'Health professionals and advocates at Friday's Provincial Pain Summit say a national pain strategy could balance the needs of those who live with chronic pain with the dangers of over-prescribing addictive opiates.
They say the opioid crisis that claimed over 900 lives in 2016 has swung the pendulum from over-prescription of drugs like oxycodone and even fentanyl, which are used legitimately by some in excruciating pain, to a point where some patients can't get the drugs they need.
'While much of the health care funding announced on Friday has been earmarked to tackle the opioid crisis, chronic pain sufferers caught in the middle hope the province will use some of it to put a system in place to help them.
One out of every five people in British Columbia lives with chronic pain. For Ada Glustein, an active Vancouver senior, the pain was initially all-consuming.
“It was hard to concentrate on anything else, it hurt so much. It was a deep ache that was constant,” Glustein said.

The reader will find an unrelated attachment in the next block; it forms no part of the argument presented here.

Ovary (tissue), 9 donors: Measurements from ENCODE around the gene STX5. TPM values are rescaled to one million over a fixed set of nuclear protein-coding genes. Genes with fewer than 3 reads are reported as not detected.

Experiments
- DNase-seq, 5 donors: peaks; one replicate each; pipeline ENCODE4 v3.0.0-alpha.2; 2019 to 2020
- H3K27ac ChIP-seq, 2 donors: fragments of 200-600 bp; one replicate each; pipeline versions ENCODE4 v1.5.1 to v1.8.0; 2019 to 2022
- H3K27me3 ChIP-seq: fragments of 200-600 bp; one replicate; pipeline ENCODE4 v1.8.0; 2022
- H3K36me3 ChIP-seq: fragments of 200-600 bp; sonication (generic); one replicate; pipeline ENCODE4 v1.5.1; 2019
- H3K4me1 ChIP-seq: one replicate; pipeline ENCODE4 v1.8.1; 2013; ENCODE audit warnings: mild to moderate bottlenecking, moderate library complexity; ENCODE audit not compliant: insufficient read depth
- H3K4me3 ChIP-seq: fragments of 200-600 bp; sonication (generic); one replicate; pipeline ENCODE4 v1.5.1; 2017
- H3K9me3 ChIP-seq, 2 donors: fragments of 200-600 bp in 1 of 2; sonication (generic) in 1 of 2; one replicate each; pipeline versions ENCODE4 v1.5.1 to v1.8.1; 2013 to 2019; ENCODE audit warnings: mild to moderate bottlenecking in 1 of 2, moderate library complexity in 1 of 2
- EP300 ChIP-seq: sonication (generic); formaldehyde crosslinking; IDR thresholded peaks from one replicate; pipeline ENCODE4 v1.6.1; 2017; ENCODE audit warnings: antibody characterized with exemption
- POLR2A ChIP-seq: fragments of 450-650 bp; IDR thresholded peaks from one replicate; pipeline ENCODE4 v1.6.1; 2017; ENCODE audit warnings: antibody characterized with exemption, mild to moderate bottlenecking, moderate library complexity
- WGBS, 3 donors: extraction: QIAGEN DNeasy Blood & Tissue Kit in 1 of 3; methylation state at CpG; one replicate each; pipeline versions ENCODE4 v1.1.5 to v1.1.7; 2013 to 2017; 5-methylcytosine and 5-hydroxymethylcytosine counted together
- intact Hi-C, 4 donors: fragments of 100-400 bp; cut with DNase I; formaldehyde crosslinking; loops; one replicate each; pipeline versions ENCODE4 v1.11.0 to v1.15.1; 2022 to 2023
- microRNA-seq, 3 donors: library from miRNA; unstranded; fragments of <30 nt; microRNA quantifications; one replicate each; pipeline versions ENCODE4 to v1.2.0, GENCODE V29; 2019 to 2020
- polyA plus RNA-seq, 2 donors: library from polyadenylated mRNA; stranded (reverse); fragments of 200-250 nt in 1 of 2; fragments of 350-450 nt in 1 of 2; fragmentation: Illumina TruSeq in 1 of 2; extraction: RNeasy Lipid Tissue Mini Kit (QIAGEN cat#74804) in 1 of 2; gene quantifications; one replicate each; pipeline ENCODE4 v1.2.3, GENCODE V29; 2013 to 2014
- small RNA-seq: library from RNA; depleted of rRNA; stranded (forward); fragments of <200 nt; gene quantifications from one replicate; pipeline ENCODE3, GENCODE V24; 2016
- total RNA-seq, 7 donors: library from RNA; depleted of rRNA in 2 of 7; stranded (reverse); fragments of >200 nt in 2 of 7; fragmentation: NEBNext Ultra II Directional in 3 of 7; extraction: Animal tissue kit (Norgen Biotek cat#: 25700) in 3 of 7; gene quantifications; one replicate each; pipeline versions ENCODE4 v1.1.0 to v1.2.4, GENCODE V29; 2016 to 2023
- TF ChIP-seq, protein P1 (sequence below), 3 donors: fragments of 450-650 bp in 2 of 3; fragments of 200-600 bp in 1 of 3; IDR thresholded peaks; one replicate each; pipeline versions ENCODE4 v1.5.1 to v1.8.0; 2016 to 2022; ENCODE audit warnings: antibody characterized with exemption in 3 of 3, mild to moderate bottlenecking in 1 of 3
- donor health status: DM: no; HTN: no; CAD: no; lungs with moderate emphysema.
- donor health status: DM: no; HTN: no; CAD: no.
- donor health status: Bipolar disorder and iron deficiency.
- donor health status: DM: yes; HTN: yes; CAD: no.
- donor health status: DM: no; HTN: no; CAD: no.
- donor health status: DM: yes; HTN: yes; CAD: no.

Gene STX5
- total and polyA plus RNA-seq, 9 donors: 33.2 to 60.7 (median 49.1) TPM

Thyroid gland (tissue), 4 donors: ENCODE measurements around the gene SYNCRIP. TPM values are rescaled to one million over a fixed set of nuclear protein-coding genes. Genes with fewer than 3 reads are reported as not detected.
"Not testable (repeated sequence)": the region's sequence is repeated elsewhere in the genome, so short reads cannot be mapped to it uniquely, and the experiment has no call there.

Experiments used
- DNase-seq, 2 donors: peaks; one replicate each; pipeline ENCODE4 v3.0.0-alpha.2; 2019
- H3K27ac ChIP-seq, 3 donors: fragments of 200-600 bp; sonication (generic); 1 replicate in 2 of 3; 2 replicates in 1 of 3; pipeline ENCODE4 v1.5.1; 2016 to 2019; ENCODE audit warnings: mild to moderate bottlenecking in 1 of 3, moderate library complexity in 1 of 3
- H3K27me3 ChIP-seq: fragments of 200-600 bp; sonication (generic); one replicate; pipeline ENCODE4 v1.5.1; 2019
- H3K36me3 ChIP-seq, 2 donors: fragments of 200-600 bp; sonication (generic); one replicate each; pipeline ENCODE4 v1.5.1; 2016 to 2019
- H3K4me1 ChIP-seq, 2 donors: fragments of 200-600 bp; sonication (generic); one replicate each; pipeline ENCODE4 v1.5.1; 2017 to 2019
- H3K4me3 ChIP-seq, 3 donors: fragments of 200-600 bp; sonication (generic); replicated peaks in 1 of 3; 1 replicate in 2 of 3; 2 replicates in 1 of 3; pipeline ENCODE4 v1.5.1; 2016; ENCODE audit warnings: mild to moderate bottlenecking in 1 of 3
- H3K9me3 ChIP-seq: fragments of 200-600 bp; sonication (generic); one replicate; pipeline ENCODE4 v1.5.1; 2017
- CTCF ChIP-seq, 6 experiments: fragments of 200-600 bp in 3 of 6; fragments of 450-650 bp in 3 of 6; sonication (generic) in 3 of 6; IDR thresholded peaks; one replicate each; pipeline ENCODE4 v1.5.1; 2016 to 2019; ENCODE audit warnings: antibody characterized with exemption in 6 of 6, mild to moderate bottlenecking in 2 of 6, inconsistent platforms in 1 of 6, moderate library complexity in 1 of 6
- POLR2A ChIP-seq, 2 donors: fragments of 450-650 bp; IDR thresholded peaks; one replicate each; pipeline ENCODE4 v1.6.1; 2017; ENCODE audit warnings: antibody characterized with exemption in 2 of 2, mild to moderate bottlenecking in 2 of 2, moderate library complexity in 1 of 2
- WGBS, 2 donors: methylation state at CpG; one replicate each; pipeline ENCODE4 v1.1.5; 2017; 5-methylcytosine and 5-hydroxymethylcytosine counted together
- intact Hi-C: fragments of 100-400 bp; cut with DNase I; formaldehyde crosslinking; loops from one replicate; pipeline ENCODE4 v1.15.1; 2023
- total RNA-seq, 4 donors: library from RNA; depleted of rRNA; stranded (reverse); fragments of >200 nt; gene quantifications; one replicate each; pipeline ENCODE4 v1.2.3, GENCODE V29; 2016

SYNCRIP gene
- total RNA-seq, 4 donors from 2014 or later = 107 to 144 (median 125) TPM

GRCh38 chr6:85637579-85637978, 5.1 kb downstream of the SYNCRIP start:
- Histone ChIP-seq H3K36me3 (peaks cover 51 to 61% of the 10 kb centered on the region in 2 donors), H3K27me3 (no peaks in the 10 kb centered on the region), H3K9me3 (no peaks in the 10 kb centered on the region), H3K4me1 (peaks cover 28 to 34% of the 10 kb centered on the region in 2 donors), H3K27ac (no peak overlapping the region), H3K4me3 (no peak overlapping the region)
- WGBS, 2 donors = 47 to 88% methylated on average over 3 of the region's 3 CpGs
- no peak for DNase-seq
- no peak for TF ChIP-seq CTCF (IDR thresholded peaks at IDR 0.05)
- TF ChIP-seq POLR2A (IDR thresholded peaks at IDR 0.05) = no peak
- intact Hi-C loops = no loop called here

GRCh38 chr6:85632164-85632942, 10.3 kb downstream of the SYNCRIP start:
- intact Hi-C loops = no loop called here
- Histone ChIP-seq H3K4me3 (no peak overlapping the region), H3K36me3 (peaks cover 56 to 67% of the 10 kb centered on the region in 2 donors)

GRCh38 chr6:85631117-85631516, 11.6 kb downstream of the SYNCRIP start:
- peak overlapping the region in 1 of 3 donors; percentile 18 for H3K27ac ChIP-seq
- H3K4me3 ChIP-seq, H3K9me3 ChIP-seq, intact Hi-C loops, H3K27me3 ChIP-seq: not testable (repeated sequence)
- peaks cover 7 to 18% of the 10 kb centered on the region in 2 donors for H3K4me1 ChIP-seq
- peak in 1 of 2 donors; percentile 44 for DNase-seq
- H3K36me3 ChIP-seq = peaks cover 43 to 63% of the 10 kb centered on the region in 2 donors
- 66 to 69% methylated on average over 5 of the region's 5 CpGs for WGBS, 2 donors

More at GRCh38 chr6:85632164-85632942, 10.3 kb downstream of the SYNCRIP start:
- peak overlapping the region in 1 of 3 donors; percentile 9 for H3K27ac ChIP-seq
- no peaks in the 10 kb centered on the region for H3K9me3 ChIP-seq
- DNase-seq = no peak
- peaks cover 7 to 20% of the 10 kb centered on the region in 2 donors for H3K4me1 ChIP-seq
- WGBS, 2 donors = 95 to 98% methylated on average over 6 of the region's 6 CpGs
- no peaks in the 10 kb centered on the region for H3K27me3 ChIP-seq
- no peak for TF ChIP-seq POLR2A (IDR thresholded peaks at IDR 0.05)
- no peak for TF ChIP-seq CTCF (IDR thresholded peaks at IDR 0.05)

Maria Hudspith spent an hour with Co-op Radio on the Soap Box show to discuss the work Pain BC does, the impacts of chronic pain, as well as our 2017 Provincial Pain Summit, along with Dave Thomson (who attended the Summit) and Patty Emery.
The National Guidelines for use of opioids in chronic non-cancer pain are now out. They were developed by the National Pain Centre at McMaster University and funded by Health Canada. The authors encourage public feedback and comments but have stated that the guidelines are unlikely to change unless compelling evidence that the panel hadn't considered is presented.
The diagnosis knocked the wind out of her: breast cancer and the prospect of a mastectomy within days.
As an anesthesiologist — a specialist who makes surgical miracles possible by putting patients in a deep sleep and then awakening them to live again — Dr. Rassamee Ling knew what to expect after surgery.
“My big worry was preventing chronic pain. I knew right at the outset that was a possibility,” Ling says eight months after her initial surgery and two months after breast reconstruction.
'At 72, he’s endured more than 20 years of chronic pain punctuated by excruciating, breakthrough pain. For the past four years, it’s been mostly tolerable after extensive spinal surgery and with daily doses of opioids.